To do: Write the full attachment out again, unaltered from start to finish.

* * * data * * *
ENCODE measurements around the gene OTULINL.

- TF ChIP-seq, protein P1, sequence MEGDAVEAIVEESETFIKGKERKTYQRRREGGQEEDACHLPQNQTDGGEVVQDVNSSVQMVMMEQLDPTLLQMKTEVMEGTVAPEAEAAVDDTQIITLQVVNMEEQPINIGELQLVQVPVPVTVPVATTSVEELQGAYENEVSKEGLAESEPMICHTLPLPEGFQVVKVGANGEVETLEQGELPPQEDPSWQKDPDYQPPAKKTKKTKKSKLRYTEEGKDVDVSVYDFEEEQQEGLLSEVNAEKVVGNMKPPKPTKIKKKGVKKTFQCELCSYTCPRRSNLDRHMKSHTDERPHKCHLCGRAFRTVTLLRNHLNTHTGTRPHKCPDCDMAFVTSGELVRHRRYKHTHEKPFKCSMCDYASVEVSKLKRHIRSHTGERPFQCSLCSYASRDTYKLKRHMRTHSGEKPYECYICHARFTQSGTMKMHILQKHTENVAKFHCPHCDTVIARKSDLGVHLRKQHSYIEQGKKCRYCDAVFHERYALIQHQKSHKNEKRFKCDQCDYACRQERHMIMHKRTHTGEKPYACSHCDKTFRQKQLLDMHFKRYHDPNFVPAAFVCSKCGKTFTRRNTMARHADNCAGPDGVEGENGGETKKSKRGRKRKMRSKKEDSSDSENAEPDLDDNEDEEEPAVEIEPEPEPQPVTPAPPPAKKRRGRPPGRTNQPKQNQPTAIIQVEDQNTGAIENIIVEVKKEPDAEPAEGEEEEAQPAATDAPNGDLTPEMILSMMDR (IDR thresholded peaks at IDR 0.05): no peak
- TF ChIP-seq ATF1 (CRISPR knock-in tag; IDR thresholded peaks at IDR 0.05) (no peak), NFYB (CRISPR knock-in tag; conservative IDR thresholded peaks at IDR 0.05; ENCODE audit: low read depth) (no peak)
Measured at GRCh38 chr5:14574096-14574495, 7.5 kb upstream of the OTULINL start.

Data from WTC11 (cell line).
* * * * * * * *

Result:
ENCODE measurements around the gene OTULINL.

- TF ChIP-seq, protein P1, sequence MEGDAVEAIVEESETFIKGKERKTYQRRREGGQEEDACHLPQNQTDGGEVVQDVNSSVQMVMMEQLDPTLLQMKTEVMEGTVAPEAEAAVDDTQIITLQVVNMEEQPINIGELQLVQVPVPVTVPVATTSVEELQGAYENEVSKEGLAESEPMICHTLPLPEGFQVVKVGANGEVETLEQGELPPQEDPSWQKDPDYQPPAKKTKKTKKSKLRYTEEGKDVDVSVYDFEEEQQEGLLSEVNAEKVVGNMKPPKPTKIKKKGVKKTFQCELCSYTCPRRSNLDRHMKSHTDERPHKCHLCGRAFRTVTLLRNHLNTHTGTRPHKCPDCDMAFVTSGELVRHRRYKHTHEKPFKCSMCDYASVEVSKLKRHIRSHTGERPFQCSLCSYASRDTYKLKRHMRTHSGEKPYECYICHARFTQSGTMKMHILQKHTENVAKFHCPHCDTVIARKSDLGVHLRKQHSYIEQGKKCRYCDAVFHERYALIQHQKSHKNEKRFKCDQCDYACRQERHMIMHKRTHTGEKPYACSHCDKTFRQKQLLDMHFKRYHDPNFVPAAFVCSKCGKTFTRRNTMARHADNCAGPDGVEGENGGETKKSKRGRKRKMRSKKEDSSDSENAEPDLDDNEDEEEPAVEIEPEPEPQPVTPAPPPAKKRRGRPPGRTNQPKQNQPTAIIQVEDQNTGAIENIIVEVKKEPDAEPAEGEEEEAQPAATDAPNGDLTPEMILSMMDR (IDR thresholded peaks at IDR 0.05): no peak
- TF ChIP-seq ATF1 (CRISPR knock-in tag; IDR thresholded peaks at IDR 0.05) (no peak), NFYB (CRISPR knock-in tag; conservative IDR thresholded peaks at IDR 0.05; ENCODE audit: low read depth) (no peak)
Measured at GRCh38 chr5:14574096-14574495, 7.5 kb upstream of the OTULINL start.

Data from WTC11 (cell line).